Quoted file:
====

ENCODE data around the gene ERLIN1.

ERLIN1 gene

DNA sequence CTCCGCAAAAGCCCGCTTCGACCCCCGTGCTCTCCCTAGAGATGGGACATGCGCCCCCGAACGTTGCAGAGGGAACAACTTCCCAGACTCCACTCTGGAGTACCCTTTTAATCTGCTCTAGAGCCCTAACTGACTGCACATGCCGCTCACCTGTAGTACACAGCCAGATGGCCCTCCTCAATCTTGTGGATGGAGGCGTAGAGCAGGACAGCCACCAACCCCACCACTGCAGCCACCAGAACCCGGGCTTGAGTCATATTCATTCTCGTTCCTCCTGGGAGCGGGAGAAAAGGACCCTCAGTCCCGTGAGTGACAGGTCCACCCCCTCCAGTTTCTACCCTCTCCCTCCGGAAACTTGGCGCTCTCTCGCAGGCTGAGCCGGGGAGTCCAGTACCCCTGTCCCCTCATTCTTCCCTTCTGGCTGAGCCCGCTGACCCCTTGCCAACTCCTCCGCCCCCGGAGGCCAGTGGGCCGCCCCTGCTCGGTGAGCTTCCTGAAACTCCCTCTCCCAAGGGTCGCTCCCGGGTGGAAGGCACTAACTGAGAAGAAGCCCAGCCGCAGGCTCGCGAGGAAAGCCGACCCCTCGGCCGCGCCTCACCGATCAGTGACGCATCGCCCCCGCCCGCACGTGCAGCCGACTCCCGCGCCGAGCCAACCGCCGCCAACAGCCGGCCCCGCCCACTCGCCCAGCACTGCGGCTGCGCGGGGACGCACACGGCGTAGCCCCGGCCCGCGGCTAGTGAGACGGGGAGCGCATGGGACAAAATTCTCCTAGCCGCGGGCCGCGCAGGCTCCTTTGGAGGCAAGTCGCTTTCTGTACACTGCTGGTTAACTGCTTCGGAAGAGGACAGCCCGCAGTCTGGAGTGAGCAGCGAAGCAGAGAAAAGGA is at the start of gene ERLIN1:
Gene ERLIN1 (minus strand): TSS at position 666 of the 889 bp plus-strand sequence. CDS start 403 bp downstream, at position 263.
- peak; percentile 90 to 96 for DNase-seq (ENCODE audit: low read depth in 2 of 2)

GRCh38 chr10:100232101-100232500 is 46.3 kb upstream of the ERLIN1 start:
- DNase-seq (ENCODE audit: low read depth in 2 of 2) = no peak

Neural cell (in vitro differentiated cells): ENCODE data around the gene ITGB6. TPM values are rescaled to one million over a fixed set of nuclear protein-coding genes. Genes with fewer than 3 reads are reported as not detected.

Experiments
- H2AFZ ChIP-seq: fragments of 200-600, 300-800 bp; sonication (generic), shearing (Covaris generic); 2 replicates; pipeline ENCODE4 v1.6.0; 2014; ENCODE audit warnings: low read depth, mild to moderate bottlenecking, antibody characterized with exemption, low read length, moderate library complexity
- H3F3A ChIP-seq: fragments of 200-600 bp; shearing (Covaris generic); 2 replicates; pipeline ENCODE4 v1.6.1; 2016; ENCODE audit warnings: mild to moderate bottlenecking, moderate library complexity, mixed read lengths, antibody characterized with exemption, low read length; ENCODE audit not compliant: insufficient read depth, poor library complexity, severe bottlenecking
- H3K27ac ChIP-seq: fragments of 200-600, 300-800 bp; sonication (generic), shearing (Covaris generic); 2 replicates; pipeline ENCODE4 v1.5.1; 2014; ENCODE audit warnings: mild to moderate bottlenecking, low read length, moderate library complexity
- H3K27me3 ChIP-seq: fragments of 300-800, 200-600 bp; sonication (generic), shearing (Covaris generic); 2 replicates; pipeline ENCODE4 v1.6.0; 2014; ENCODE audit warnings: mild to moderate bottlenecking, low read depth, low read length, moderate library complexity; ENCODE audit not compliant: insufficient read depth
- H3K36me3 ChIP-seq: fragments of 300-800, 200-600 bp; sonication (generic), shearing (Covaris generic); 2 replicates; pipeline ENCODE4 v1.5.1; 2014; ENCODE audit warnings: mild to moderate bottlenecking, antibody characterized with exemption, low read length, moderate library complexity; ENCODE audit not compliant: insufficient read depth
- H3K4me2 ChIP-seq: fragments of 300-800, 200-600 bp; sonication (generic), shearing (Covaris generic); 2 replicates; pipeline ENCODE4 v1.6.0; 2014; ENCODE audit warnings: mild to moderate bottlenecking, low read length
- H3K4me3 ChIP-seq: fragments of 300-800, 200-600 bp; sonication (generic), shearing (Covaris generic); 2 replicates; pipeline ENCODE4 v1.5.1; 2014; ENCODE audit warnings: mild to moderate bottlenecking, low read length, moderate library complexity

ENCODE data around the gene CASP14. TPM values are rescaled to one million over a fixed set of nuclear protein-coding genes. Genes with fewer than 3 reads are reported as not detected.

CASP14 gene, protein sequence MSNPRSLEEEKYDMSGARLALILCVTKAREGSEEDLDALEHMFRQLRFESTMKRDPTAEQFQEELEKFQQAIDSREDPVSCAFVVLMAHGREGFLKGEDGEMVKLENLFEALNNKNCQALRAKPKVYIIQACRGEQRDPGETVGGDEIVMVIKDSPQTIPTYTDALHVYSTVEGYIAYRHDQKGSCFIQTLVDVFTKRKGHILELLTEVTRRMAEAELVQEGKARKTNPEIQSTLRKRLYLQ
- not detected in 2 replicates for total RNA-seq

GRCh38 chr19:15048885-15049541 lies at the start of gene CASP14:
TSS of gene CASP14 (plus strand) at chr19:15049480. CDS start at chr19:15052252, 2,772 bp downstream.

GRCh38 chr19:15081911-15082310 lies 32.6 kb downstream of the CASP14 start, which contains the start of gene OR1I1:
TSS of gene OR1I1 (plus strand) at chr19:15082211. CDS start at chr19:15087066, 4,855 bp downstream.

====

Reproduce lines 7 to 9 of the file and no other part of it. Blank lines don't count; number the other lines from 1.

- DNase-seq (ENCODE audit: low read depth in 2 of 2) = no peak

Neural cell (in vitro differentiated cells): ENCODE data around the gene ITGB6. TPM values are rescaled to one million over a fixed set of nuclear protein-coding genes. Genes with fewer than 3 reads are reported as not detected.

Experiments